top of page
19th century watercolor of Liberty Emblem of Peace
19th folk art watercolor Liberty Emblem of Peace
19th century folk art watercolor Liberty Emblem of Peace
19th century folk art watercolor Liberty Emblem of Peace
19th century folk art watercolor Liberty Emblem of Peace
19th century folk art watercolor Liberty Emblem of Peace

American early 19th century watercolor folk art of the iconic Liberty “Emblem of Peace” dated 1823.  Neoclassical form, Liberty is barefoot wearing a white toga and a blue & white sash; her long brown hair topped by a tiara. She holds a polychrome American flag with what appears to be a dove in support of the title “Emblem of Peace”. She also holds the Liberty Cap on a pole. The tall palm tree may be a holdover from pre-Revolution English interpretations in which the Indian Princess was mistakenly believed to have Caribbean influence. The area around her contains stylized Cyprus trees, morning glories, a graphic landscape on which Liberty stands.  Retains strong colors, with folds, staining, toning, and minor tears.  Gilded frame about 16 inches x 13.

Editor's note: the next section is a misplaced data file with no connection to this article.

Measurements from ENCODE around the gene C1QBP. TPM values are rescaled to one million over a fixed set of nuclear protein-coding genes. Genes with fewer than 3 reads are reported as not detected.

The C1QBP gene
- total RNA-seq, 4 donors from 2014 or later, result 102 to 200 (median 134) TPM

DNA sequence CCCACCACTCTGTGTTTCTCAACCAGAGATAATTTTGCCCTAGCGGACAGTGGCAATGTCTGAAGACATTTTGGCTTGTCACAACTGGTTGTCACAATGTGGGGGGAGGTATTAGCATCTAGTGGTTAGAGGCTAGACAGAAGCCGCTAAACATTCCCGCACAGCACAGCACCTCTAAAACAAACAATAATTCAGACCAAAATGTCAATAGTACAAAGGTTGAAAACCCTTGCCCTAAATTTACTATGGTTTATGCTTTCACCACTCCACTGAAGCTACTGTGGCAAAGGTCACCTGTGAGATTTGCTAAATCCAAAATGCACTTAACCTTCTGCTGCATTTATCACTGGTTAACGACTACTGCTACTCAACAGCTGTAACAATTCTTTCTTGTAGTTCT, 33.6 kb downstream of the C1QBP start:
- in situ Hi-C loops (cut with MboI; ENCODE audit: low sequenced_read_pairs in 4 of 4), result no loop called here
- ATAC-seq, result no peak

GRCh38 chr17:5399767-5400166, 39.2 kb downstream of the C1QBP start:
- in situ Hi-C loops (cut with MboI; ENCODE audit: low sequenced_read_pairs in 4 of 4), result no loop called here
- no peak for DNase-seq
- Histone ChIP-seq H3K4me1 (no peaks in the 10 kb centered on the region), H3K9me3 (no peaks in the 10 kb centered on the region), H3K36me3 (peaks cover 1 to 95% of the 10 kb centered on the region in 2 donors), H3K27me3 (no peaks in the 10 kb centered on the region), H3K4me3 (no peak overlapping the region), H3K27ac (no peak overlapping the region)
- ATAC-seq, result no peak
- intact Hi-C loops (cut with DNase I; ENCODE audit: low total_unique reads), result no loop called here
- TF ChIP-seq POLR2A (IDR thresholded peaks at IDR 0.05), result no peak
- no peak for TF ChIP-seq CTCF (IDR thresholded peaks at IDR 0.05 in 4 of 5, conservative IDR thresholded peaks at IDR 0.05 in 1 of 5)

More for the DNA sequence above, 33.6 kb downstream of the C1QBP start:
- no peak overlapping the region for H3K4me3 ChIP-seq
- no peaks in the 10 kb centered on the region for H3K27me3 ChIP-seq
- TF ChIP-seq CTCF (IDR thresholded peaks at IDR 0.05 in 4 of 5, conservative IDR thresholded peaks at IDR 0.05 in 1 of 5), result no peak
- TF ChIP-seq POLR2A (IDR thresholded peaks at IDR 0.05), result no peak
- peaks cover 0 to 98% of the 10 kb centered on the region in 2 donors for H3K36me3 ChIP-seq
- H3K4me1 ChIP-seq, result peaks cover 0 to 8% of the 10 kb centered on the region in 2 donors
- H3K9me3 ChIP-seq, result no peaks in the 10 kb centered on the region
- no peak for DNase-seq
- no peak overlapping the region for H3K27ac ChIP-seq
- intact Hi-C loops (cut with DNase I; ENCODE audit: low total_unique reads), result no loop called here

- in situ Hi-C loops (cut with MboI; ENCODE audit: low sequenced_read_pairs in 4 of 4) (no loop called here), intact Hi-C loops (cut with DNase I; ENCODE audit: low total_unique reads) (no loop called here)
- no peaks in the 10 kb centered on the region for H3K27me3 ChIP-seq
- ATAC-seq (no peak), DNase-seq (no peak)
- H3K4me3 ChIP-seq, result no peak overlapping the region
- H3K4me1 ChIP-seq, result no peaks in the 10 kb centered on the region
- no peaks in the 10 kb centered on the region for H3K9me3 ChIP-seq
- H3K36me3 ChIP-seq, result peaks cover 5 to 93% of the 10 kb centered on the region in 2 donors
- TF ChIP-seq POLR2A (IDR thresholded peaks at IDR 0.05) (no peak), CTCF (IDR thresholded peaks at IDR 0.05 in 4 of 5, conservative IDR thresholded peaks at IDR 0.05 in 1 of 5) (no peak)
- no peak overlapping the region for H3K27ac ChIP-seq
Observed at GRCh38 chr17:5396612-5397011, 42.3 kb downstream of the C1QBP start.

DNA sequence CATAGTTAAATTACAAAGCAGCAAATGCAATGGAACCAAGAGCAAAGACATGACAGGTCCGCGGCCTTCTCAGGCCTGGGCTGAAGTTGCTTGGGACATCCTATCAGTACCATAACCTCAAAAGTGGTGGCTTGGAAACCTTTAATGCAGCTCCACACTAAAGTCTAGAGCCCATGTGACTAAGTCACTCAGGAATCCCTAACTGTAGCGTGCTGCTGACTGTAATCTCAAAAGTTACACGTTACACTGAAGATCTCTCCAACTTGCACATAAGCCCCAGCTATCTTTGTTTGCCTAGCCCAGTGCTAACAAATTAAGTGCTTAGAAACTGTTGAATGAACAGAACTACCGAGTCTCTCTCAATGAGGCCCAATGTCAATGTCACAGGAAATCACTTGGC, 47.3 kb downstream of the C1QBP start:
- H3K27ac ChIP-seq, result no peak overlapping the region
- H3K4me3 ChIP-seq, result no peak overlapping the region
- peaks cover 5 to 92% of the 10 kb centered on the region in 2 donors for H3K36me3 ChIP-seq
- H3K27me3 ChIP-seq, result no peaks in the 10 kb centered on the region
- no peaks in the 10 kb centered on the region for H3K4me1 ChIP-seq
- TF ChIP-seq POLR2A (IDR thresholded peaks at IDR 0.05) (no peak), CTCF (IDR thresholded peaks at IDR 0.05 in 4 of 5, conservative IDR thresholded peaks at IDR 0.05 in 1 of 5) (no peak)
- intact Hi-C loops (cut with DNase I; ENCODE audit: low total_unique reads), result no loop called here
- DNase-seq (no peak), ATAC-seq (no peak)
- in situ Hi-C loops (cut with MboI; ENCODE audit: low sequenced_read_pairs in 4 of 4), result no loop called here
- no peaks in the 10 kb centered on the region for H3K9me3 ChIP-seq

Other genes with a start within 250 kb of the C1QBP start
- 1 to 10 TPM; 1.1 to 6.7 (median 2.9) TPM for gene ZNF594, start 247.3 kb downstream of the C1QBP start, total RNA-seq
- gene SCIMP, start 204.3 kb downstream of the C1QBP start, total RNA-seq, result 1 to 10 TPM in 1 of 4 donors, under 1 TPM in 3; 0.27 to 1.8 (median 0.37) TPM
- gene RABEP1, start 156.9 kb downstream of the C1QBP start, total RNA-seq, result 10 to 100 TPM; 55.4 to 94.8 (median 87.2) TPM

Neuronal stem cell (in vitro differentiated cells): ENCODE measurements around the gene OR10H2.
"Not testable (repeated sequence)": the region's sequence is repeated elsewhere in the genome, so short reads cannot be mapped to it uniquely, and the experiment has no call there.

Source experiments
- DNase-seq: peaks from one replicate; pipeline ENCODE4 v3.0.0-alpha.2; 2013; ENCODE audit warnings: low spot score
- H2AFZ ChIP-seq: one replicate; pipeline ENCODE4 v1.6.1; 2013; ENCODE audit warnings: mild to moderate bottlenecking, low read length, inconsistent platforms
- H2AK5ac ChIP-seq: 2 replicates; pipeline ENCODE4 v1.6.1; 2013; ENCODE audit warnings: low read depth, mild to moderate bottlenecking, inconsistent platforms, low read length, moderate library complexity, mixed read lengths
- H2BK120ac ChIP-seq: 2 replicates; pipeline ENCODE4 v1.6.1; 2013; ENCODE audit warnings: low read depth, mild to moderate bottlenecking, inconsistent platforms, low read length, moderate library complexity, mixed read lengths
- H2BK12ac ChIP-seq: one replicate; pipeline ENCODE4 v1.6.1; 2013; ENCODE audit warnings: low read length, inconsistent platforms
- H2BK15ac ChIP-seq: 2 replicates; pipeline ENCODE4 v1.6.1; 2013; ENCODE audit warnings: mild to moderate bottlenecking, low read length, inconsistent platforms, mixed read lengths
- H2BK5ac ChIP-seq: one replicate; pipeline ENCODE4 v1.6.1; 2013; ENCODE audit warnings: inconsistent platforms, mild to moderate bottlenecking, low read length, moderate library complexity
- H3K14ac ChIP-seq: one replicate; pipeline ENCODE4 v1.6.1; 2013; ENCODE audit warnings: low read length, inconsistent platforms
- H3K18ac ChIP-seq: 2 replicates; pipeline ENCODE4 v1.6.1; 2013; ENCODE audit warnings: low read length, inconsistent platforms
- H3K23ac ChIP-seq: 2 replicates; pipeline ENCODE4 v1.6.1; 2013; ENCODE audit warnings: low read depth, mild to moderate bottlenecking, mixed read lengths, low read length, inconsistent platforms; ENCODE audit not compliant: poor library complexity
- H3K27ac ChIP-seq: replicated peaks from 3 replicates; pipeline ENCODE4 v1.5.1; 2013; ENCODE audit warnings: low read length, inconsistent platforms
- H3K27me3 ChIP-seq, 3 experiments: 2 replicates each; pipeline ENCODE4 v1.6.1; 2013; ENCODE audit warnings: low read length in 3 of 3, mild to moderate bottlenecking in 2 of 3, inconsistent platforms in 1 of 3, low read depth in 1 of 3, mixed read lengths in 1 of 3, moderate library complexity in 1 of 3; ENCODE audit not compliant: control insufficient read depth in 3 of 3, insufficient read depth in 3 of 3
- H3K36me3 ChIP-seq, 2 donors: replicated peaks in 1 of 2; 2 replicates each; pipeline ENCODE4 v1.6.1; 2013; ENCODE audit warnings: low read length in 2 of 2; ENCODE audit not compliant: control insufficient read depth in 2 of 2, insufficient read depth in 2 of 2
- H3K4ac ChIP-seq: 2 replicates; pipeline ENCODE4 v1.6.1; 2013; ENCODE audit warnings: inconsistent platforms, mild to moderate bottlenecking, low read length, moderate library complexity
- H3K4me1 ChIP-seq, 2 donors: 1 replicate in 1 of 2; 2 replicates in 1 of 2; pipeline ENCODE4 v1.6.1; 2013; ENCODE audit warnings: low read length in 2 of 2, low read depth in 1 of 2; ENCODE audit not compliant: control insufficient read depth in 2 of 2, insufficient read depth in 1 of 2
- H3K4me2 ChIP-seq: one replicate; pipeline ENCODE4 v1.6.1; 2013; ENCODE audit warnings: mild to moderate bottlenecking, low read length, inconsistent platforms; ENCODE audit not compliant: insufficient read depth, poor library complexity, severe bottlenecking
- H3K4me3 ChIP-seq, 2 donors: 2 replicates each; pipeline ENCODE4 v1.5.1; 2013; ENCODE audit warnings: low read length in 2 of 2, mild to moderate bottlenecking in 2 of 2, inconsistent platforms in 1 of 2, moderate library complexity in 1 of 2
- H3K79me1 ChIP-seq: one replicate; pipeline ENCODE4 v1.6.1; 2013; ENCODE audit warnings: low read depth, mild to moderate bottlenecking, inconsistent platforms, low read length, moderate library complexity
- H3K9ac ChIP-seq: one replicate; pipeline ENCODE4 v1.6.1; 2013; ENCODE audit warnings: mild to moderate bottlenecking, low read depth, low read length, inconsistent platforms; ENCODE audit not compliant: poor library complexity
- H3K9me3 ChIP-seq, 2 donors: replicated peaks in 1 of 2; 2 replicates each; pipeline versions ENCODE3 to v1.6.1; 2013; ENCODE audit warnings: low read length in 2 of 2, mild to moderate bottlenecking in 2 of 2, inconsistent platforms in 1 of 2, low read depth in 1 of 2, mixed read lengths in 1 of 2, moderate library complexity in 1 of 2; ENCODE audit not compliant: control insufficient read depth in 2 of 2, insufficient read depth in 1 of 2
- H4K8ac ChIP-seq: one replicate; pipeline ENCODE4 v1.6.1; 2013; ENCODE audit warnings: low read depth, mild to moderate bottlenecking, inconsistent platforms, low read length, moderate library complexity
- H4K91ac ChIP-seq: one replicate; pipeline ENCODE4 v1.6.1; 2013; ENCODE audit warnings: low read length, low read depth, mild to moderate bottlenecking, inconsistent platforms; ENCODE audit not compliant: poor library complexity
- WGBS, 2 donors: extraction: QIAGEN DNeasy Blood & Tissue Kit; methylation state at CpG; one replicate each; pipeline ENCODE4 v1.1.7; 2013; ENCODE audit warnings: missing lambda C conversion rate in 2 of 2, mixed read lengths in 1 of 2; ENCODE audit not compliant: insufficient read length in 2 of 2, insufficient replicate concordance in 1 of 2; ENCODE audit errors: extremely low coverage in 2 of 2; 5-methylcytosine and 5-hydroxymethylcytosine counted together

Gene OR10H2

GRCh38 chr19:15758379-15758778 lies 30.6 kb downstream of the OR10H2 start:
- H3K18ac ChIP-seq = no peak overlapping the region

From 1765 to 1783, the Indian Princess---the “rebellious” daughter of Britannia (the symbol of Britain) came to symbolize the 13 Colonies, representing the mother/daughter relationship of Britain to America. The American Flag adapted by Congress in 1776 incorporated The Indian Princess. After the Revolution, the Indian Princess changed appearance, evolving to a Neoclassical figure, spurred by the popularity of the discovery of wonders of ancient Greece and Rome. Formal art of Liberty inspired folk artists to represent her from their own untutored imaginations, creating emotionally powerful images yet often departed from realism.

 

Exhibited: National Tour: Museum of American Folk Art, NYC, NY,Feb 25, 1986-September 30, 1987.

Published: Liberties with Liberty, The Fascinating History of America’s Proudest Symbol, Nancy Jo Fox, 1986; pictured page 25.

Provenance: Gifted Christmas Day, 1953 by Nine Fletcher Little (Folk Art Collector/Author) to Agnes Halsey Jones & Louis C. Jones (Director of the New York State Historical Association, Cooperstown, 1947 to 1972, and co-founder: New York Folklore Society), having remained in the Jones’ descendant’s family until recently.

bottom of page
UA-68839321-1